Efficient Web Accessibility Testing — Firefox Accessibility Evaluator


Versions tested: various; latest:

The tool supports web developers in testing their web resources for functional accessibility features based on the iCITA HTML Best Practices.

See also the documentation and their bugtracker.

Mode of operation

The Firefox Accessibility Evaluator — henceforth abbreviated as FAE — is available in two different forms:

There are two sets of rules — FAE 1.0 and beta. The web service offers a batch mode, and requires registration. Unfortunately, it is not usable in its present state.

Batch mode
Potential users of this add-on/server combo should be aware that every resource is submitted to iCITA servers for processing (apart from registration). FAE in batch mode cannot be used anonymously. FAE should not be used for intranet projects, internal development, or anything that is of value to the company. In addition, processing of the document is accompanied during an automatic crawl of the document by an automated spider.
The results table is not intended for human consumption, featuring many cryptic abbreviations and shortcuts. It is more of a crawler dump than a presentation of results. There are no pointers whatever to help understand what is wrong where. As such, this mode can be only used for identifying/flagging the documents which allegedly need work, and then processing them one by one either manually, or in single-document mode.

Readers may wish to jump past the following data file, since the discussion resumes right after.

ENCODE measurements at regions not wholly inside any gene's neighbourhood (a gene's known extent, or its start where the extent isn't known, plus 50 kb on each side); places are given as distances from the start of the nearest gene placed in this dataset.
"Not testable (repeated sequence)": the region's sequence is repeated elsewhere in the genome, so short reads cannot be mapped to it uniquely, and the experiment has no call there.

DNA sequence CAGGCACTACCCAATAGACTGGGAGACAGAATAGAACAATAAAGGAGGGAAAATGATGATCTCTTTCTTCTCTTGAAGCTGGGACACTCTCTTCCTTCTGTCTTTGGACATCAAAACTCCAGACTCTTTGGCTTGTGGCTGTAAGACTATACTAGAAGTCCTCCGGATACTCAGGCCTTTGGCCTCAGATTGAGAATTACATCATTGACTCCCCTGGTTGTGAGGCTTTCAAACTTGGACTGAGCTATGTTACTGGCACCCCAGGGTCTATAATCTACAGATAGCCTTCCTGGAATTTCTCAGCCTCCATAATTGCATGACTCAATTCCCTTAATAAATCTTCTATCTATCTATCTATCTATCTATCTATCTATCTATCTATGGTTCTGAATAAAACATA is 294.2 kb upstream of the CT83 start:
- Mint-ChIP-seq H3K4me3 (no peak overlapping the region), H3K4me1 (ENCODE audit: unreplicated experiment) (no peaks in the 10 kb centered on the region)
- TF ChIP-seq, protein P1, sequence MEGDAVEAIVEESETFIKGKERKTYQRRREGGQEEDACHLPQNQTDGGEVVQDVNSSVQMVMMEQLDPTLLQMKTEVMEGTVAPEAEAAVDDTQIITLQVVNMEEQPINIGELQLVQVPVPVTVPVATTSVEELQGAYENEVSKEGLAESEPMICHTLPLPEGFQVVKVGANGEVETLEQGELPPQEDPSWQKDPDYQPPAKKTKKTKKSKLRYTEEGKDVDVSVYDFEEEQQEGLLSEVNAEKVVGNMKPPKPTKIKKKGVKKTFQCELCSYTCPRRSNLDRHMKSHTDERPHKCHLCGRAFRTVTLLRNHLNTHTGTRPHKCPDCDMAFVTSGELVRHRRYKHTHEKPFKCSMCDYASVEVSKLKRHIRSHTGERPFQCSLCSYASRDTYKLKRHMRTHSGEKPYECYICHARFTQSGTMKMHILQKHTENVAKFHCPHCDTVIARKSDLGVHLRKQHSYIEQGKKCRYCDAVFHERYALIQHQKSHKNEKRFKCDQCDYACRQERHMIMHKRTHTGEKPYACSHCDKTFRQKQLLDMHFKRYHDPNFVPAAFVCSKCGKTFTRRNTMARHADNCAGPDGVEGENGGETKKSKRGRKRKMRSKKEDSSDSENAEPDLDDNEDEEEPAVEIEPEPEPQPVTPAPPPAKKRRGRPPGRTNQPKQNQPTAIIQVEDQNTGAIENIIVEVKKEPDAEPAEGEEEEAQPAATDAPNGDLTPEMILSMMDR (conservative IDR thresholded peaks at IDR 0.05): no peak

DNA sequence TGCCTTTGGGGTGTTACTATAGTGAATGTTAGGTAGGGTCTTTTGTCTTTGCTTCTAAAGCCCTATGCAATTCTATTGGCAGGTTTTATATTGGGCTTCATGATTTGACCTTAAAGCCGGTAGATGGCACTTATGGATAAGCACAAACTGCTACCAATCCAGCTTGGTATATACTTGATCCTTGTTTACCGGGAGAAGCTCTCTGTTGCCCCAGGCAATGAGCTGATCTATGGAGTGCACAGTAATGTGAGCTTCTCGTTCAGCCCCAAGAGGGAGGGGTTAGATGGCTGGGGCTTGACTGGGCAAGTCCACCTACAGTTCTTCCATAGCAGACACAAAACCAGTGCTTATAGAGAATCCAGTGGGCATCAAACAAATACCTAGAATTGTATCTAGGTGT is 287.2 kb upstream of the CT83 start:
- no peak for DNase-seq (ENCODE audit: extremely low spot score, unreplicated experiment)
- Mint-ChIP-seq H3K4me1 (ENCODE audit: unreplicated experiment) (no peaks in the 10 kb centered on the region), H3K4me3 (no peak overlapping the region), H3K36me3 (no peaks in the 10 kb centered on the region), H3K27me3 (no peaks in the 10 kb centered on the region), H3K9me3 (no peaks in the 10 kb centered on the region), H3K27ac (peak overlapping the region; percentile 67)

Single-document mode
FAE is useful for on-the-fly development of new documents. There is, however, no way to automatically start FAE for a newly loaded page.

The single-document mode is a multi-window mode, which is decidedly unhelpful, and of which in the next section. From this point on, all comments refer to single-document mode.

Error reporting

The primary mode of operation for FAE is through multiple windows. Processing is slow, and can take up to 2 minutes for a 70-kilobyte page. Since there are two different, partially overlapping, rule sets (the previously mentioned FAE and beta), each document requires two separate testing runs. The documentation suggests that the first rule set, namely the default FAE, will be obsoleted in the future, and should have been obsoleted by Fall 2014, a deadline which seems to have passed without this option disappearing from the interface. The FAE set is notably verbose, with a much larger number of alleged errors being reported. Depreciation notwithstanding, both rule sets were tested for the purpose of this project.